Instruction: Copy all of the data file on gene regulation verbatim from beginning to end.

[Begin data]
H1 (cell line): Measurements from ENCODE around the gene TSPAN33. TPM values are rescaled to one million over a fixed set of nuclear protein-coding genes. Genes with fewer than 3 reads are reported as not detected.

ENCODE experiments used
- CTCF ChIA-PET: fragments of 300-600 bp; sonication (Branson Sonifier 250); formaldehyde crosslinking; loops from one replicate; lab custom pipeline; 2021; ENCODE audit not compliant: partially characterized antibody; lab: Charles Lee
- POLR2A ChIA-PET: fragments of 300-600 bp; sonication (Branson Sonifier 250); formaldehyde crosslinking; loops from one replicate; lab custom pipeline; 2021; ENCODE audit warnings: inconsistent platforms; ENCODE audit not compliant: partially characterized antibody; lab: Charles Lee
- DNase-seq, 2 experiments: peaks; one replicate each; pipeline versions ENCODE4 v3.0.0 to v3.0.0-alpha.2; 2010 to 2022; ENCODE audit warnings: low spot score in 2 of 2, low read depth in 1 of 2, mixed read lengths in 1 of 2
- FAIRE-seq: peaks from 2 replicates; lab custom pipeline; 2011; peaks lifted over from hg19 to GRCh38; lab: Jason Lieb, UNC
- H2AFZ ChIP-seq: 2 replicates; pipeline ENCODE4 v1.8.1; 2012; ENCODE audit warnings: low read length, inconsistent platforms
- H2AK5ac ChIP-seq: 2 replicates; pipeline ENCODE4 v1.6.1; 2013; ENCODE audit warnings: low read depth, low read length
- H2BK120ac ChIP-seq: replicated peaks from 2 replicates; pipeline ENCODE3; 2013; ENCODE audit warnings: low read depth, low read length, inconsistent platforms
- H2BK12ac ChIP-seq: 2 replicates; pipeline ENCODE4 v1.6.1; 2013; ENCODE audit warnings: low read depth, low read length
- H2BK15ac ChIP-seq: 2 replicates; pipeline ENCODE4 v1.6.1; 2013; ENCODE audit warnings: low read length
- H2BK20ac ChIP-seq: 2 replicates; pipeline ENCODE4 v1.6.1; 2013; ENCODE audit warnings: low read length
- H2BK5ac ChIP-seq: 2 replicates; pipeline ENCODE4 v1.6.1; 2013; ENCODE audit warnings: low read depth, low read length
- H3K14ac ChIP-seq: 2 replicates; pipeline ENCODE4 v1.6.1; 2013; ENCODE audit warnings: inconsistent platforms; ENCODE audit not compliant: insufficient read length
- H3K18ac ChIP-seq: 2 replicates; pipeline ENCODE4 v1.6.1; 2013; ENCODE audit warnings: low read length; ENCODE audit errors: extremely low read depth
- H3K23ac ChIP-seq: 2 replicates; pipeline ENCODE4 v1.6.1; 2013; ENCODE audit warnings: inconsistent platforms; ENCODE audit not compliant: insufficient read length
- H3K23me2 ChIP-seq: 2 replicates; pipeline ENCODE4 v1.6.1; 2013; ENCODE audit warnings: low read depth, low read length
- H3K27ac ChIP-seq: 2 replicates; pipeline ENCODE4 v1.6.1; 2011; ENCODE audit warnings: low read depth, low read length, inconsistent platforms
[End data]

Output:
H1 (cell line): Measurements from ENCODE around the gene TSPAN33. TPM values are rescaled to one million over a fixed set of nuclear protein-coding genes. Genes with fewer than 3 reads are reported as not detected.

ENCODE experiments used
- CTCF ChIA-PET: fragments of 300-600 bp; sonication (Branson Sonifier 250); formaldehyde crosslinking; loops from one replicate; lab custom pipeline; 2021; ENCODE audit not compliant: partially characterized antibody; lab: Charles Lee
- POLR2A ChIA-PET: fragments of 300-600 bp; sonication (Branson Sonifier 250); formaldehyde crosslinking; loops from one replicate; lab custom pipeline; 2021; ENCODE audit warnings: inconsistent platforms; ENCODE audit not compliant: partially characterized antibody; lab: Charles Lee
- DNase-seq, 2 experiments: peaks; one replicate each; pipeline versions ENCODE4 v3.0.0 to v3.0.0-alpha.2; 2010 to 2022; ENCODE audit warnings: low spot score in 2 of 2, low read depth in 1 of 2, mixed read lengths in 1 of 2
- FAIRE-seq: peaks from 2 replicates; lab custom pipeline; 2011; peaks lifted over from hg19 to GRCh38; lab: Jason Lieb, UNC
- H2AFZ ChIP-seq: 2 replicates; pipeline ENCODE4 v1.8.1; 2012; ENCODE audit warnings: low read length, inconsistent platforms
- H2AK5ac ChIP-seq: 2 replicates; pipeline ENCODE4 v1.6.1; 2013; ENCODE audit warnings: low read depth, low read length
- H2BK120ac ChIP-seq: replicated peaks from 2 replicates; pipeline ENCODE3; 2013; ENCODE audit warnings: low read depth, low read length, inconsistent platforms
- H2BK12ac ChIP-seq: 2 replicates; pipeline ENCODE4 v1.6.1; 2013; ENCODE audit warnings: low read depth, low read length
- H2BK15ac ChIP-seq: 2 replicates; pipeline ENCODE4 v1.6.1; 2013; ENCODE audit warnings: low read length
- H2BK20ac ChIP-seq: 2 replicates; pipeline ENCODE4 v1.6.1; 2013; ENCODE audit warnings: low read length
- H2BK5ac ChIP-seq: 2 replicates; pipeline ENCODE4 v1.6.1; 2013; ENCODE audit warnings: low read depth, low read length
- H3K14ac ChIP-seq: 2 replicates; pipeline ENCODE4 v1.6.1; 2013; ENCODE audit warnings: inconsistent platforms; ENCODE audit not compliant: insufficient read length
- H3K18ac ChIP-seq: 2 replicates; pipeline ENCODE4 v1.6.1; 2013; ENCODE audit warnings: low read length; ENCODE audit errors: extremely low read depth
- H3K23ac ChIP-seq: 2 replicates; pipeline ENCODE4 v1.6.1; 2013; ENCODE audit warnings: inconsistent platforms; ENCODE audit not compliant: insufficient read length
- H3K23me2 ChIP-seq: 2 replicates; pipeline ENCODE4 v1.6.1; 2013; ENCODE audit warnings: low read depth, low read length
- H3K27ac ChIP-seq: 2 replicates; pipeline ENCODE4 v1.6.1; 2011; ENCODE audit warnings: low read depth, low read length, inconsistent platforms